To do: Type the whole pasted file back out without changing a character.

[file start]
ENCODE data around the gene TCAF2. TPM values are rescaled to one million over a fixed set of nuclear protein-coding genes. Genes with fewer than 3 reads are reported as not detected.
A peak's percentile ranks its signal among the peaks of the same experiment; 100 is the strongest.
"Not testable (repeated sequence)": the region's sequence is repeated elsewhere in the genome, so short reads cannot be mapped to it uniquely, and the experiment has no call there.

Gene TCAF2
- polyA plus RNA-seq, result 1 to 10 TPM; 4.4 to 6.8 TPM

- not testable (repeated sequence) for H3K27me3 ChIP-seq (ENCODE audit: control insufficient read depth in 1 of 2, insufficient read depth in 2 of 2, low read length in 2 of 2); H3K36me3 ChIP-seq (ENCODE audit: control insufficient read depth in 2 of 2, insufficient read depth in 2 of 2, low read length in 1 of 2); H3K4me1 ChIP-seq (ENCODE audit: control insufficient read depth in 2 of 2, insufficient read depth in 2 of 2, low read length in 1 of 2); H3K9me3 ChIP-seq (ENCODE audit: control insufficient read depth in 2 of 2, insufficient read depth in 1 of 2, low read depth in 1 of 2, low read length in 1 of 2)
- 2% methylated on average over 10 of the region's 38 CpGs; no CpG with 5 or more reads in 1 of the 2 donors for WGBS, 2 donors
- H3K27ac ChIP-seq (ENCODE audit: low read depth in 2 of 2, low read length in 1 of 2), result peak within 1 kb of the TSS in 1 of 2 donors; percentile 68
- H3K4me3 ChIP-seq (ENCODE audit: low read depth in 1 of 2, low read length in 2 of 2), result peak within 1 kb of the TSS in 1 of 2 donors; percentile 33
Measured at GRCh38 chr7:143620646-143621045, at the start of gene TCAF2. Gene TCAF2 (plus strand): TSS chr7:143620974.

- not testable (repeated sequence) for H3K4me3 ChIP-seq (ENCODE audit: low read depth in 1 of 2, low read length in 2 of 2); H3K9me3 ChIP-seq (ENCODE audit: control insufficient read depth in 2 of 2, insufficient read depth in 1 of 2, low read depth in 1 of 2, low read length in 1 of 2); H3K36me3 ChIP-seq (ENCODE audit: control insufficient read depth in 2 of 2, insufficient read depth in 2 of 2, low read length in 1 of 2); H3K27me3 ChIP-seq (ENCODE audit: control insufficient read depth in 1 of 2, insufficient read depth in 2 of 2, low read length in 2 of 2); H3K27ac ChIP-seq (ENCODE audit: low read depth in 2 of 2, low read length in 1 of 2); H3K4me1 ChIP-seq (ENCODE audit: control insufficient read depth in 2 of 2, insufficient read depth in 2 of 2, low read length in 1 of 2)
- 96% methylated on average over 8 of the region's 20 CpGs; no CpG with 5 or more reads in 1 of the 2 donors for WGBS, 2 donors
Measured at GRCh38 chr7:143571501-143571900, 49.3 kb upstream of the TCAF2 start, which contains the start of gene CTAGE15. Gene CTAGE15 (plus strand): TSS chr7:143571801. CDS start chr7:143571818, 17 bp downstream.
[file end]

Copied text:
ENCODE data around the gene TCAF2. TPM values are rescaled to one million over a fixed set of nuclear protein-coding genes. Genes with fewer than 3 reads are reported as not detected.
A peak's percentile ranks its signal among the peaks of the same experiment; 100 is the strongest.
"Not testable (repeated sequence)": the region's sequence is repeated elsewhere in the genome, so short reads cannot be mapped to it uniquely, and the experiment has no call there.

Gene TCAF2
- polyA plus RNA-seq, result 1 to 10 TPM; 4.4 to 6.8 TPM

- not testable (repeated sequence) for H3K27me3 ChIP-seq (ENCODE audit: control insufficient read depth in 1 of 2, insufficient read depth in 2 of 2, low read length in 2 of 2); H3K36me3 ChIP-seq (ENCODE audit: control insufficient read depth in 2 of 2, insufficient read depth in 2 of 2, low read length in 1 of 2); H3K4me1 ChIP-seq (ENCODE audit: control insufficient read depth in 2 of 2, insufficient read depth in 2 of 2, low read length in 1 of 2); H3K9me3 ChIP-seq (ENCODE audit: control insufficient read depth in 2 of 2, insufficient read depth in 1 of 2, low read depth in 1 of 2, low read length in 1 of 2)
- 2% methylated on average over 10 of the region's 38 CpGs; no CpG with 5 or more reads in 1 of the 2 donors for WGBS, 2 donors
- H3K27ac ChIP-seq (ENCODE audit: low read depth in 2 of 2, low read length in 1 of 2), result peak within 1 kb of the TSS in 1 of 2 donors; percentile 68
- H3K4me3 ChIP-seq (ENCODE audit: low read depth in 1 of 2, low read length in 2 of 2), result peak within 1 kb of the TSS in 1 of 2 donors; percentile 33
Measured at GRCh38 chr7:143620646-143621045, at the start of gene TCAF2. Gene TCAF2 (plus strand): TSS chr7:143620974.

- not testable (repeated sequence) for H3K4me3 ChIP-seq (ENCODE audit: low read depth in 1 of 2, low read length in 2 of 2); H3K9me3 ChIP-seq (ENCODE audit: control insufficient read depth in 2 of 2, insufficient read depth in 1 of 2, low read depth in 1 of 2, low read length in 1 of 2); H3K36me3 ChIP-seq (ENCODE audit: control insufficient read depth in 2 of 2, insufficient read depth in 2 of 2, low read length in 1 of 2); H3K27me3 ChIP-seq (ENCODE audit: control insufficient read depth in 1 of 2, insufficient read depth in 2 of 2, low read length in 2 of 2); H3K27ac ChIP-seq (ENCODE audit: low read depth in 2 of 2, low read length in 1 of 2); H3K4me1 ChIP-seq (ENCODE audit: control insufficient read depth in 2 of 2, insufficient read depth in 2 of 2, low read length in 1 of 2)
- 96% methylated on average over 8 of the region's 20 CpGs; no CpG with 5 or more reads in 1 of the 2 donors for WGBS, 2 donors
Measured at GRCh38 chr7:143571501-143571900, 49.3 kb upstream of the TCAF2 start, which contains the start of gene CTAGE15. Gene CTAGE15 (plus strand): TSS chr7:143571801. CDS start chr7:143571818, 17 bp downstream.